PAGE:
In Dreaming painting, use special paint, ochre, blood.
Come back with that feeling.
Ceremony painting is not for everyone to see.
Top business you can't see it.
Go through your body and give you knowledge, Dreaming.
You might dream.
-Bill Neidjie, Bunidj clan, Warradjan Aboriginal Cultural Centre
Several naturally occurring minerals are used to make the basic colours common in rock paintings:
Haematite | An iron-rich rock used to make red
Limonite and goethite | Used to make yellow/orange
Ochre | An iron-stained clay that is used to make red, orange and yellow and can be made darker by baking it in a fire before grinding
Kaolin (pipeclay) and huntite | Used to make white
Manganese oxide and charcoal | Used to make black, although charcoal is not a mineral and does not last long.
Of all the pigments, haematite lasts longest. Over time it penetrates and bonds with the rock surface. As a result, the majority of old paintings visible today are completely red. The other white and yellow pigments commonly used in X-ray paintings form a layer on the surface of the rock; they are very vulnerable to damage by wind, water, animals and humans.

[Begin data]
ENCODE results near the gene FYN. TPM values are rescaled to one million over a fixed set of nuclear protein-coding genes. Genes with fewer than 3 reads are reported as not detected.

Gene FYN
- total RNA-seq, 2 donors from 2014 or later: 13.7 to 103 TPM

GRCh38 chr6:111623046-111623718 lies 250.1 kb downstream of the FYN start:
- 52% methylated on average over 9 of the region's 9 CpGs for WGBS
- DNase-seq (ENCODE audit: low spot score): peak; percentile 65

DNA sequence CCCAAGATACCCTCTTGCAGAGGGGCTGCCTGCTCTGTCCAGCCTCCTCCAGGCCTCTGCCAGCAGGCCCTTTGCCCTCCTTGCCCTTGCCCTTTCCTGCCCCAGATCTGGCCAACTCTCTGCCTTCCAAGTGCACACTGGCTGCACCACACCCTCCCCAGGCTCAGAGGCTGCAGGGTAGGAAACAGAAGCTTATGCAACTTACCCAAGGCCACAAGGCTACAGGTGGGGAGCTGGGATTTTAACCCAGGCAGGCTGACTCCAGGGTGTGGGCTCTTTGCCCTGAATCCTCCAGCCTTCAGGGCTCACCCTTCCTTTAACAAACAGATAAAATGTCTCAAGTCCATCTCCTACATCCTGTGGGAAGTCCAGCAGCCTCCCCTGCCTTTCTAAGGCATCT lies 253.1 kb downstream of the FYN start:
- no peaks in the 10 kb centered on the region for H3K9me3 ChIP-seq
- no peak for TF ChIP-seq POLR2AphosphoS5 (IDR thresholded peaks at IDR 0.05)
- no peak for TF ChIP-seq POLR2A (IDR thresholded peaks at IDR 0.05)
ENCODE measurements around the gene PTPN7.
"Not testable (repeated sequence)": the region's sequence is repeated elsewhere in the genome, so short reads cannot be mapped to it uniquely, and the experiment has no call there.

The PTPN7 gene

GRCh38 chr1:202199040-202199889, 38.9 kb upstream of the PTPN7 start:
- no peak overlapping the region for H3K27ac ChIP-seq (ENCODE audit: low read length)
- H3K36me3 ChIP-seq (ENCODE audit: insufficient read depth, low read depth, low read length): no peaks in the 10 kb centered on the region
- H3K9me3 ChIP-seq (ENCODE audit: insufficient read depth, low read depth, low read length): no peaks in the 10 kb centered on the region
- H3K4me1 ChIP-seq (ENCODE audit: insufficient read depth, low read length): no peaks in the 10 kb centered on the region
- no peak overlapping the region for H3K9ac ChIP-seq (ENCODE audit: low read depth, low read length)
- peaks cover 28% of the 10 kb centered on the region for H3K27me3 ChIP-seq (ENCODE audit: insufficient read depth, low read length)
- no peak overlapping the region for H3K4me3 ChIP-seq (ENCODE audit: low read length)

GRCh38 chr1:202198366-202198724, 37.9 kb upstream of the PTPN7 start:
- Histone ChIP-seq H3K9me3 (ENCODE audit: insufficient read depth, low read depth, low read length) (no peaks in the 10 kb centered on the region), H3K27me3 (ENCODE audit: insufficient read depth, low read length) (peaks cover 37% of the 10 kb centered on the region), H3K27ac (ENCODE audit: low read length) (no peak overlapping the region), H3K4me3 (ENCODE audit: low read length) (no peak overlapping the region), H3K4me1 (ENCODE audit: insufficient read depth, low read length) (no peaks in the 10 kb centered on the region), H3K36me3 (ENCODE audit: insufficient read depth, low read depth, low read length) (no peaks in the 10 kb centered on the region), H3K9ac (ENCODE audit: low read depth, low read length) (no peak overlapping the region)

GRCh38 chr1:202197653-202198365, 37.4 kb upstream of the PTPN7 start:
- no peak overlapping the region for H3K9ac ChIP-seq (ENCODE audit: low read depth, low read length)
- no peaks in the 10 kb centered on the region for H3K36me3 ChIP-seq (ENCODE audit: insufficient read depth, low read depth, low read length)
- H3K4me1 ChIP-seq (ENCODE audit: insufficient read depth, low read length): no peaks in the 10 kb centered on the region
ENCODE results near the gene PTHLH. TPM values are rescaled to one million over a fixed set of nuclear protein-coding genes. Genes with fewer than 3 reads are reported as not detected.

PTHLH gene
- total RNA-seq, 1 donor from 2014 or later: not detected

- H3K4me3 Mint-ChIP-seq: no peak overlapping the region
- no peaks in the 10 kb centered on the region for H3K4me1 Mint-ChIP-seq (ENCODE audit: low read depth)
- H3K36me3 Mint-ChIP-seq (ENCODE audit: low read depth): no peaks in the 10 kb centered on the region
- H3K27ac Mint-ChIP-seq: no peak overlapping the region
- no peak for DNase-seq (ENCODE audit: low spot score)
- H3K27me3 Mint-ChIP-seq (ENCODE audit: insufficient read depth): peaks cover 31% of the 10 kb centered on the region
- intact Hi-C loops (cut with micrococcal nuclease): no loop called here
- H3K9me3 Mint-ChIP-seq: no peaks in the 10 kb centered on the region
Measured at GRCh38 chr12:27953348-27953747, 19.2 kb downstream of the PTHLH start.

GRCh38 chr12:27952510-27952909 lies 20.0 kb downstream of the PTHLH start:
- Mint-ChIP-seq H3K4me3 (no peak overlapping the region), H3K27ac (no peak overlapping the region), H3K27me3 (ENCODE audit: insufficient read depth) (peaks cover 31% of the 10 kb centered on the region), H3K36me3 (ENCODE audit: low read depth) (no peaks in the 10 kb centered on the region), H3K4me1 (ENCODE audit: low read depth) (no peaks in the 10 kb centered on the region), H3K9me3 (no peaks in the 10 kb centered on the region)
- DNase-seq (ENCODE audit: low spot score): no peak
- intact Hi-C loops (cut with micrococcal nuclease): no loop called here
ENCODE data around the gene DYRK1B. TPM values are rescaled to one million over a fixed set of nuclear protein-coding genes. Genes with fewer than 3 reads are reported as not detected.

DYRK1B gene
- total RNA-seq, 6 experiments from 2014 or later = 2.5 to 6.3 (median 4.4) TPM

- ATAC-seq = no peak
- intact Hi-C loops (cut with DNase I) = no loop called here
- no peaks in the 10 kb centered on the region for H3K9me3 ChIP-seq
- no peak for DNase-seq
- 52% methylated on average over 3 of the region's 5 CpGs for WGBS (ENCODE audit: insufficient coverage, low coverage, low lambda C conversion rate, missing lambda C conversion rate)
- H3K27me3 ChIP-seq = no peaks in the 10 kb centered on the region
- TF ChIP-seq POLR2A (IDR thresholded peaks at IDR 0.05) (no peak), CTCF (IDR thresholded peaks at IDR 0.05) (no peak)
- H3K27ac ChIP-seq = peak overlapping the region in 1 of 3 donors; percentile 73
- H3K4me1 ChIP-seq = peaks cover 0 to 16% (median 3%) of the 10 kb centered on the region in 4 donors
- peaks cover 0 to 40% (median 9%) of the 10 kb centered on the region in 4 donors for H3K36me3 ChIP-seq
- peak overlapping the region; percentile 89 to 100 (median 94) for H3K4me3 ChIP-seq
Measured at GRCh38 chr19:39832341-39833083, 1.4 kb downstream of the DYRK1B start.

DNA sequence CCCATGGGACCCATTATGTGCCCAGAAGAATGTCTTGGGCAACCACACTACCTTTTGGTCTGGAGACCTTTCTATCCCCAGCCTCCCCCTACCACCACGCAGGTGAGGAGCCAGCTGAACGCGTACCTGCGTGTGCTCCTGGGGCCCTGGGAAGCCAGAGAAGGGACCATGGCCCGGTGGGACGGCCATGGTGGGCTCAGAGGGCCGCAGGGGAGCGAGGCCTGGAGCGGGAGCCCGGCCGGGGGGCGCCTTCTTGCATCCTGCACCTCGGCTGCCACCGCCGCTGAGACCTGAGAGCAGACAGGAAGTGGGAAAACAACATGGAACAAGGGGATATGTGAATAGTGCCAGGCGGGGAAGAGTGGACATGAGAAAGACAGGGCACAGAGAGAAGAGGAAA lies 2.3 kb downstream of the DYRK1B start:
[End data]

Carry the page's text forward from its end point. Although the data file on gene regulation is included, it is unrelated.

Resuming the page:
Pigments are crushed on a stone palette and mixed with water to form a paste. Paint is applied using brushes made from human hair, chewed sticks, reeds and feathers. Wet pigments are also blown from the mouth around objects to create stencils, the hand stencil being the most common; examples of hand stencils can be seen at Ubirr and Nanguluwur.
Dating rock art using minerals
It is difficult to more accurately assess the age of the rock art in Kakadu. The thermoluminescence dating technique has been used in Kakadu to date the sand surrounding pieces of ground ochre to 50 000 years ago. Used pieces of ochre provide good evidence that there was artistic expression of some sort at this early date, although not necessarily rock art.